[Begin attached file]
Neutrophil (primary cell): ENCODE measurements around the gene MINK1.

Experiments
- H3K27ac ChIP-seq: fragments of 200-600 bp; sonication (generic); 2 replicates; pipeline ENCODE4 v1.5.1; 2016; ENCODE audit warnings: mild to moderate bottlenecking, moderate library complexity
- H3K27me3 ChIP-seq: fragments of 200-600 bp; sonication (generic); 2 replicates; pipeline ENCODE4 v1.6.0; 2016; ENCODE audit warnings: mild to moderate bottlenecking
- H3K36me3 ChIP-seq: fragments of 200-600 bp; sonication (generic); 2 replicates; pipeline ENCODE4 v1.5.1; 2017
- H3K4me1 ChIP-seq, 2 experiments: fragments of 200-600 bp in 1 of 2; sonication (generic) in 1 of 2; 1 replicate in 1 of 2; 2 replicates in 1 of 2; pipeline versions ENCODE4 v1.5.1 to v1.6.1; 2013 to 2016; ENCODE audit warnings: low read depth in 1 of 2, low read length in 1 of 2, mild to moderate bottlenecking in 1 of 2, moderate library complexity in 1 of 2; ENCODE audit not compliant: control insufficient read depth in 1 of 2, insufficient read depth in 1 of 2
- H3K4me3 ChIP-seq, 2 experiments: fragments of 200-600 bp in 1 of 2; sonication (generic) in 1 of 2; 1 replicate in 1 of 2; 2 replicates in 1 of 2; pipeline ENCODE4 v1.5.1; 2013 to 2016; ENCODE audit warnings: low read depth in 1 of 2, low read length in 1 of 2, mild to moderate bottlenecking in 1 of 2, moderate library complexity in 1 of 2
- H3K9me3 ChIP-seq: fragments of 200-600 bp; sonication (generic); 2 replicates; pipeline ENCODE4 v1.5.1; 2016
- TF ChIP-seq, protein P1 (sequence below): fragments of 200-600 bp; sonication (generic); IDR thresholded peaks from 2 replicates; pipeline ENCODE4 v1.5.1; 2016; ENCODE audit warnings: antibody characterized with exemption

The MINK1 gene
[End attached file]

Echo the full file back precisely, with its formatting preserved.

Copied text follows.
Neutrophil (primary cell): ENCODE measurements around the gene MINK1.

Experiments
- H3K27ac ChIP-seq: fragments of 200-600 bp; sonication (generic); 2 replicates; pipeline ENCODE4 v1.5.1; 2016; ENCODE audit warnings: mild to moderate bottlenecking, moderate library complexity
- H3K27me3 ChIP-seq: fragments of 200-600 bp; sonication (generic); 2 replicates; pipeline ENCODE4 v1.6.0; 2016; ENCODE audit warnings: mild to moderate bottlenecking
- H3K36me3 ChIP-seq: fragments of 200-600 bp; sonication (generic); 2 replicates; pipeline ENCODE4 v1.5.1; 2017
- H3K4me1 ChIP-seq, 2 experiments: fragments of 200-600 bp in 1 of 2; sonication (generic) in 1 of 2; 1 replicate in 1 of 2; 2 replicates in 1 of 2; pipeline versions ENCODE4 v1.5.1 to v1.6.1; 2013 to 2016; ENCODE audit warnings: low read depth in 1 of 2, low read length in 1 of 2, mild to moderate bottlenecking in 1 of 2, moderate library complexity in 1 of 2; ENCODE audit not compliant: control insufficient read depth in 1 of 2, insufficient read depth in 1 of 2
- H3K4me3 ChIP-seq, 2 experiments: fragments of 200-600 bp in 1 of 2; sonication (generic) in 1 of 2; 1 replicate in 1 of 2; 2 replicates in 1 of 2; pipeline ENCODE4 v1.5.1; 2013 to 2016; ENCODE audit warnings: low read depth in 1 of 2, low read length in 1 of 2, mild to moderate bottlenecking in 1 of 2, moderate library complexity in 1 of 2
- H3K9me3 ChIP-seq: fragments of 200-600 bp; sonication (generic); 2 replicates; pipeline ENCODE4 v1.5.1; 2016
- TF ChIP-seq, protein P1 (sequence below): fragments of 200-600 bp; sonication (generic); IDR thresholded peaks from 2 replicates; pipeline ENCODE4 v1.5.1; 2016; ENCODE audit warnings: antibody characterized with exemption

The MINK1 gene